Powerstrike Fastpitch Blog
The Game Does Not Define You
Sports as a whole have begun to advance more than we’ve ever imagined. Players are starting training at earlier ages, and we’re seeing the results unfold at the professional and D1 levels. It seems like every draft or new year of freshman seems bigger or stronger than the last. Additionally, athletes commit more of their time and dedication to their sport with a larger pool of talent to compete against. This knowledge can create immense amounts of pressure on young competitive athletes.
Travel/competitive softball requires commitment and sacrifice from both parents and players. Throughout just one week (including a tournament), softball can take up multiple hours over 5-6 days. To put this in perspective, this includes two days of practice, one day of lessons, and a Fri-Sun tournament weekend. This schedule isn’t for all teams, but this is usually the expectation at the higher levels. This cycle can feel like all they do is eat, sleep, go to school, practice, and play softball. For athletes so embedded in this seemingly endless cycle, it can make them lose sight of who they are off the field.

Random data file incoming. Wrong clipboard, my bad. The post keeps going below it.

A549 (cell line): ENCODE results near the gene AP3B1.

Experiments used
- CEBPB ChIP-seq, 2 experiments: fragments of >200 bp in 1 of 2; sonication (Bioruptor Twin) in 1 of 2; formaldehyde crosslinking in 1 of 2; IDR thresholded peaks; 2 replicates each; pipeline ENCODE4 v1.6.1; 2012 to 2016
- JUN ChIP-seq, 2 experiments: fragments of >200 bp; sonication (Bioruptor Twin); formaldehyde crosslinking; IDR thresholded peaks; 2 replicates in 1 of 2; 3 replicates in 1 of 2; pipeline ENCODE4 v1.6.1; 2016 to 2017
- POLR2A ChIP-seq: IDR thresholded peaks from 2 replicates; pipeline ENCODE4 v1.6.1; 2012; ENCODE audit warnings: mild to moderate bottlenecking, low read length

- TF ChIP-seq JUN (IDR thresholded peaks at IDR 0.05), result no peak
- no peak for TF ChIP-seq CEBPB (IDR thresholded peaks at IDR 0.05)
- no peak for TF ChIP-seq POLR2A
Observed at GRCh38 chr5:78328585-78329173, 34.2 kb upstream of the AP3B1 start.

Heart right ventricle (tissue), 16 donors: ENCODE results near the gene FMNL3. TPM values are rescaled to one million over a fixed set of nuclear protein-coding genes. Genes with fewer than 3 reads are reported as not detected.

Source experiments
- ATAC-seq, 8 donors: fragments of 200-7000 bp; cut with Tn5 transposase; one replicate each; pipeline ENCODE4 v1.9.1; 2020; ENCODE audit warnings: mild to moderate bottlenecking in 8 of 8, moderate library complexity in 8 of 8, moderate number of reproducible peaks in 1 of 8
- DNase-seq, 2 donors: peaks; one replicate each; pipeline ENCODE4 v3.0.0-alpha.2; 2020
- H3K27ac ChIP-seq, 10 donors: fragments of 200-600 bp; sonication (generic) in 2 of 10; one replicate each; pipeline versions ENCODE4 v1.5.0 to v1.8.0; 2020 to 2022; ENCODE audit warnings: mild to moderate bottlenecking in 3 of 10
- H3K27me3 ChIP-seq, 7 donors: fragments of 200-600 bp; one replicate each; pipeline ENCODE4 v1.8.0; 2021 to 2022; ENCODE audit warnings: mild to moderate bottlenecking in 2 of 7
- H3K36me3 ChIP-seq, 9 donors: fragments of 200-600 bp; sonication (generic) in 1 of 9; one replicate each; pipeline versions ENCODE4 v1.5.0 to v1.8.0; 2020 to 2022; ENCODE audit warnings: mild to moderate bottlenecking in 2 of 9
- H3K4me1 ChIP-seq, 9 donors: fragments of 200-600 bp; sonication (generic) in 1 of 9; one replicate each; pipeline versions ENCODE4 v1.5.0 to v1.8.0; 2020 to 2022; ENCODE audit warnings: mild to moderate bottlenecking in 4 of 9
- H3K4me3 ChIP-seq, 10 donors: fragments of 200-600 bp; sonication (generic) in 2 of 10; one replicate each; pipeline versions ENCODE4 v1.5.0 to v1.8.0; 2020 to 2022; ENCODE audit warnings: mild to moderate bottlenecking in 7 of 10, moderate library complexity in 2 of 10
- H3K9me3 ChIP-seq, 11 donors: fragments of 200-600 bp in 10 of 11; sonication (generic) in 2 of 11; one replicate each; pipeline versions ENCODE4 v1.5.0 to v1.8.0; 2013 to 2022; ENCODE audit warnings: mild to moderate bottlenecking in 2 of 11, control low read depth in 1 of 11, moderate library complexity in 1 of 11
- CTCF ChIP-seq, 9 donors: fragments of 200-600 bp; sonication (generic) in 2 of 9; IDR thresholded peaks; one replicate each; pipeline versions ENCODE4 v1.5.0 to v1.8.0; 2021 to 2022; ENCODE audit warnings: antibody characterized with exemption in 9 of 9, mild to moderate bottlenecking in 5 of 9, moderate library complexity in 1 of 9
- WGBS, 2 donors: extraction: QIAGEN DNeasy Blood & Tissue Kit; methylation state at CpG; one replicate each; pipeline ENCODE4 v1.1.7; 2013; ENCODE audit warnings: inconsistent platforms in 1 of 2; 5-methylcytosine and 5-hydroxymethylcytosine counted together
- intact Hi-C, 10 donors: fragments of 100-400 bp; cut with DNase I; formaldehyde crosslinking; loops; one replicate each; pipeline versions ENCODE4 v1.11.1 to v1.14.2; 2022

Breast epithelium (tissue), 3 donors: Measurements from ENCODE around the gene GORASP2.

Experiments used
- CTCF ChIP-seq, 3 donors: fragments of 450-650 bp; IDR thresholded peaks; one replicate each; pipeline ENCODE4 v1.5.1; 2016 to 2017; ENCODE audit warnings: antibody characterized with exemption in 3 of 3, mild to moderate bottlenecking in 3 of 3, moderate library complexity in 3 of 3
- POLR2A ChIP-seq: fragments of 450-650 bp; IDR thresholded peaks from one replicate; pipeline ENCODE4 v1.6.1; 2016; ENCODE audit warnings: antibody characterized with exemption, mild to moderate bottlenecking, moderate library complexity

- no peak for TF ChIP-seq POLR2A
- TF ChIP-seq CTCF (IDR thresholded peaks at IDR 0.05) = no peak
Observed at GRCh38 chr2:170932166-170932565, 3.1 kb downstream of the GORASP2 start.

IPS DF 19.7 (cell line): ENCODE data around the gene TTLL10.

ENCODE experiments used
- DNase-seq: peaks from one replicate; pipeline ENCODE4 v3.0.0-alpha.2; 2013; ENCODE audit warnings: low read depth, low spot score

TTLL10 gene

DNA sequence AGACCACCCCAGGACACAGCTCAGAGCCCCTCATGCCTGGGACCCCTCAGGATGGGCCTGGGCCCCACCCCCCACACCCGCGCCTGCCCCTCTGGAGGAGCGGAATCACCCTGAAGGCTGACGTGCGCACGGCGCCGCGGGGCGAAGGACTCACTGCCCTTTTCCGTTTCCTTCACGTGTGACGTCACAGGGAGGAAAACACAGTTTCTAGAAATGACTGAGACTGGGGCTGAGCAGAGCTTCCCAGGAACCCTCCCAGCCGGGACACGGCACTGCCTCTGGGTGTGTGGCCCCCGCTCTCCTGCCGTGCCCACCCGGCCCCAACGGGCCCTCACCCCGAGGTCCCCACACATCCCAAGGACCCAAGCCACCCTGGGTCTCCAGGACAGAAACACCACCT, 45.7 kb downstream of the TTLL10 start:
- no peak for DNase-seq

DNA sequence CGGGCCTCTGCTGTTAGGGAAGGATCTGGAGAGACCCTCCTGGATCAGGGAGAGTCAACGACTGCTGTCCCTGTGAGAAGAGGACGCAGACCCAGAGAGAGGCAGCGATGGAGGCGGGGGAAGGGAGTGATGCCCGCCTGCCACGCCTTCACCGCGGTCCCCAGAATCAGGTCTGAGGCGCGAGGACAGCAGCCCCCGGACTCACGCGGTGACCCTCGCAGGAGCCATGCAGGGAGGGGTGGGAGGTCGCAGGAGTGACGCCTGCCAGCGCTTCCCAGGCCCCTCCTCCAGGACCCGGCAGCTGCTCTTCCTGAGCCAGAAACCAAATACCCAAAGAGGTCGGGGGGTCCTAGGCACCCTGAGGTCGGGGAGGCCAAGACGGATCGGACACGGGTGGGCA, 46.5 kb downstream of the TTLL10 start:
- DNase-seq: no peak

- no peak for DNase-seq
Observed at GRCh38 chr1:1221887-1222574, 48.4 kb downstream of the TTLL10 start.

When the saying “softball is life” hits a little too close to home, it can feel like the sport is everything we are. When softball is so heavy in a young athlete’s life, it can be tough to have bad days because they associate their performance in a game with their presentation as a person. They must remember their failures on the field do not make them a failure as a daughter, student, leader, etc. The reminder to not let the game define you helps convey to these athletes that softball is just a game.